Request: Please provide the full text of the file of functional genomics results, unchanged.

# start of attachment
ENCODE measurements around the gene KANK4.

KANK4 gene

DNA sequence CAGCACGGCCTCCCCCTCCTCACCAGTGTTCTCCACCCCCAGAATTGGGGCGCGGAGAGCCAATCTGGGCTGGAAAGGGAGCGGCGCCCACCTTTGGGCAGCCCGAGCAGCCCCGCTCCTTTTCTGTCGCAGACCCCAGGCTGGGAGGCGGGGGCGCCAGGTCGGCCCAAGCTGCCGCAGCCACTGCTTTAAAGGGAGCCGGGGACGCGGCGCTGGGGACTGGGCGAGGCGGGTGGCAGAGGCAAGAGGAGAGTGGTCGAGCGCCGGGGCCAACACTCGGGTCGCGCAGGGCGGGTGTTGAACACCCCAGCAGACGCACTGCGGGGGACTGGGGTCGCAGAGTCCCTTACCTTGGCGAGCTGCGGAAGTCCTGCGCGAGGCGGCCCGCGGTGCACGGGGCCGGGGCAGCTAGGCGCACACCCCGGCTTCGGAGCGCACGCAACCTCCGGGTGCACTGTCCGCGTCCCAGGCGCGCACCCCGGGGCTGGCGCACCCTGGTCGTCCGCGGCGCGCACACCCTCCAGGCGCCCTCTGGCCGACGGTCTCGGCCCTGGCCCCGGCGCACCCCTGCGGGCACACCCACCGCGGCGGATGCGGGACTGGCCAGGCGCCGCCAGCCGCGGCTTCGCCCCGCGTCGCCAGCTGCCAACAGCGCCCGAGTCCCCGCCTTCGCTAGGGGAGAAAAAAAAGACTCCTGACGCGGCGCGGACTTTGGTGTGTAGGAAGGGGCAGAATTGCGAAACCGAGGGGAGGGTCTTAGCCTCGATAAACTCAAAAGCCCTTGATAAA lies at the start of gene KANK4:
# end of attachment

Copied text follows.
ENCODE measurements around the gene KANK4.

KANK4 gene

DNA sequence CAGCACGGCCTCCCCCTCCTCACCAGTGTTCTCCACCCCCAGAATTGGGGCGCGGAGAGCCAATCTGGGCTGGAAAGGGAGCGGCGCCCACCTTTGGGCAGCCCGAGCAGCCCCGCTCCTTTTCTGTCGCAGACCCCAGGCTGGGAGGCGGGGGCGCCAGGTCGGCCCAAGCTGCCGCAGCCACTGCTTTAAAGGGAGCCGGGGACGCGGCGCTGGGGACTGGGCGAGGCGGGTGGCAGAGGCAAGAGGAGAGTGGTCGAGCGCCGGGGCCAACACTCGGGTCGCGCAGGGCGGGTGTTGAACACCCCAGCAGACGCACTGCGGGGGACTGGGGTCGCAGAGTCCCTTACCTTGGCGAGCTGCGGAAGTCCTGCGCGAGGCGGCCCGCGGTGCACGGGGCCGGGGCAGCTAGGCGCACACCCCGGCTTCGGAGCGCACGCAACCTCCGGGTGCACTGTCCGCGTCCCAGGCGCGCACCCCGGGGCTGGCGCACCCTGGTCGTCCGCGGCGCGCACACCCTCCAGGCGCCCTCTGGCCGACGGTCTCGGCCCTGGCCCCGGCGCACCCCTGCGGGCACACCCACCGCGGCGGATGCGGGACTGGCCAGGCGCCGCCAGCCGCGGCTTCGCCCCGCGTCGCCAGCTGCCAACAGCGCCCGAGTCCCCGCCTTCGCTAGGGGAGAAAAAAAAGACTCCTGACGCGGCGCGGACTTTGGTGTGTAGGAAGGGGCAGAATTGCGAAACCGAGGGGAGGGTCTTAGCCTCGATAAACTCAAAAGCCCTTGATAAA lies at the start of gene KANK4: